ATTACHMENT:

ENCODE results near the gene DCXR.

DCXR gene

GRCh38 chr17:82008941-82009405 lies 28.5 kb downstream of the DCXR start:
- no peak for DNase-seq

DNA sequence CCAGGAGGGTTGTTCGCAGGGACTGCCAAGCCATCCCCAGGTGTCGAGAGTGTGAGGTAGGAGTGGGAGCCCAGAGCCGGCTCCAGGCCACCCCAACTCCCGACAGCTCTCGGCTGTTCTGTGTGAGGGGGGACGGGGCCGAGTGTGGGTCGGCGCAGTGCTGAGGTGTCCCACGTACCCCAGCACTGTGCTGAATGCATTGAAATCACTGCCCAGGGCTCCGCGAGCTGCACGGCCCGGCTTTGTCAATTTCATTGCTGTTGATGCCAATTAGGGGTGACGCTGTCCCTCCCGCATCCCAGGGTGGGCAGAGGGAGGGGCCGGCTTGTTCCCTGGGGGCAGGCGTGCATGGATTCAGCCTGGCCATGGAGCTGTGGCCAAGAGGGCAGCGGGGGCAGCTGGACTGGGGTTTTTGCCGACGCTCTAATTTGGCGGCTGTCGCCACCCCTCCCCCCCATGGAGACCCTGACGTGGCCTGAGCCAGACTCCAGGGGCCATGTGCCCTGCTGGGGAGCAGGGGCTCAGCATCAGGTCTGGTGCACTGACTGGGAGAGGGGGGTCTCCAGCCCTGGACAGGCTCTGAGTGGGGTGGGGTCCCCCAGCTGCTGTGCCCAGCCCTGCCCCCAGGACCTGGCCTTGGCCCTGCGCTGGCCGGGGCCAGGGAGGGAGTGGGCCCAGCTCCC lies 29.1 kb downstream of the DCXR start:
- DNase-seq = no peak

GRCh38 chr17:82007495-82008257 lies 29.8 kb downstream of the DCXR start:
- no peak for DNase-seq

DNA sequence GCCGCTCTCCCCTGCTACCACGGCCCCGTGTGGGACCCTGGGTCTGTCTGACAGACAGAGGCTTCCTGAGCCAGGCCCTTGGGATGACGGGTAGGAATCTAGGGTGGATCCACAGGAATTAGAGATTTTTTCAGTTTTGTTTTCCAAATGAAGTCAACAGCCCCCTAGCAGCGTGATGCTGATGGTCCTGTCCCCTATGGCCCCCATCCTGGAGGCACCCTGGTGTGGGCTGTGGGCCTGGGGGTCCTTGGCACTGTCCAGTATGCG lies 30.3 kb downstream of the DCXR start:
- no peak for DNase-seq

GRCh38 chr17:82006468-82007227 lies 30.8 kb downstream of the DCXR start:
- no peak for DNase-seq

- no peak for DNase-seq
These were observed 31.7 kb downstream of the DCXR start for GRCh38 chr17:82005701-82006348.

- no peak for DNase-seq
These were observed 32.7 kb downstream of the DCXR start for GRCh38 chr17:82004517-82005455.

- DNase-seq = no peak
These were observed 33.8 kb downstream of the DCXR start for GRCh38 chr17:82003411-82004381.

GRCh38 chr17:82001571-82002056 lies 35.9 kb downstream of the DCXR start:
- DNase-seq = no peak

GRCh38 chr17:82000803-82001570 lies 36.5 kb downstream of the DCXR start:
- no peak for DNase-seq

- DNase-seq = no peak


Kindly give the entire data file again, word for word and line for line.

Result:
ENCODE results near the gene DCXR.

DCXR gene

GRCh38 chr17:82008941-82009405 lies 28.5 kb downstream of the DCXR start:
- no peak for DNase-seq

DNA sequence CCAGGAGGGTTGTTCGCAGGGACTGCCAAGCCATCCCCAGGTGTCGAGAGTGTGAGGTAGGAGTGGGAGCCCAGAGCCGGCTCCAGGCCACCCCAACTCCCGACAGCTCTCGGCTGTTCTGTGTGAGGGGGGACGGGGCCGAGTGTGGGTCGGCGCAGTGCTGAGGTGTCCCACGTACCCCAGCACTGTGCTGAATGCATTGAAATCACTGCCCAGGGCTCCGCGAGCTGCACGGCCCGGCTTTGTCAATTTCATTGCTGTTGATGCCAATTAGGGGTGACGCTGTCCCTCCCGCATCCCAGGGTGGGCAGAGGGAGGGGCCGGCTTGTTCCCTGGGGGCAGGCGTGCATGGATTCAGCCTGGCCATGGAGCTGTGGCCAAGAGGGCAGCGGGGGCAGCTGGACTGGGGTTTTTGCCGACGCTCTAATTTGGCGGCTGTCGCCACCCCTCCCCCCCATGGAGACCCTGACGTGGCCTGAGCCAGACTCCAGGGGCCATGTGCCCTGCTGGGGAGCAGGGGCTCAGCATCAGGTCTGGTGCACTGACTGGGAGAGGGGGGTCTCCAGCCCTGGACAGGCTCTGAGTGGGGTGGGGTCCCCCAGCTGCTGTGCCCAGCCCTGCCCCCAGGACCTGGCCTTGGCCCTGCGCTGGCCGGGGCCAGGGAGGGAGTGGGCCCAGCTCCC lies 29.1 kb downstream of the DCXR start:
- DNase-seq = no peak

GRCh38 chr17:82007495-82008257 lies 29.8 kb downstream of the DCXR start:
- no peak for DNase-seq

DNA sequence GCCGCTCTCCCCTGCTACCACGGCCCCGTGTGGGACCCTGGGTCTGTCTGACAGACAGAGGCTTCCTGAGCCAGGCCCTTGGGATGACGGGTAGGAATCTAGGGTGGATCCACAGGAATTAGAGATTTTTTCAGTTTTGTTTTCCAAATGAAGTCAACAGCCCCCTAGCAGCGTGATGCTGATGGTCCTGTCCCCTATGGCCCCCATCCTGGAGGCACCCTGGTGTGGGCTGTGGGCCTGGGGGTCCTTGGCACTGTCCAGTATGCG lies 30.3 kb downstream of the DCXR start:
- no peak for DNase-seq

GRCh38 chr17:82006468-82007227 lies 30.8 kb downstream of the DCXR start:
- no peak for DNase-seq

- no peak for DNase-seq
These were observed 31.7 kb downstream of the DCXR start for GRCh38 chr17:82005701-82006348.

- no peak for DNase-seq
These were observed 32.7 kb downstream of the DCXR start for GRCh38 chr17:82004517-82005455.

- DNase-seq = no peak
These were observed 33.8 kb downstream of the DCXR start for GRCh38 chr17:82003411-82004381.

GRCh38 chr17:82001571-82002056 lies 35.9 kb downstream of the DCXR start:
- DNase-seq = no peak

GRCh38 chr17:82000803-82001570 lies 36.5 kb downstream of the DCXR start:
- no peak for DNase-seq

- DNase-seq = no peak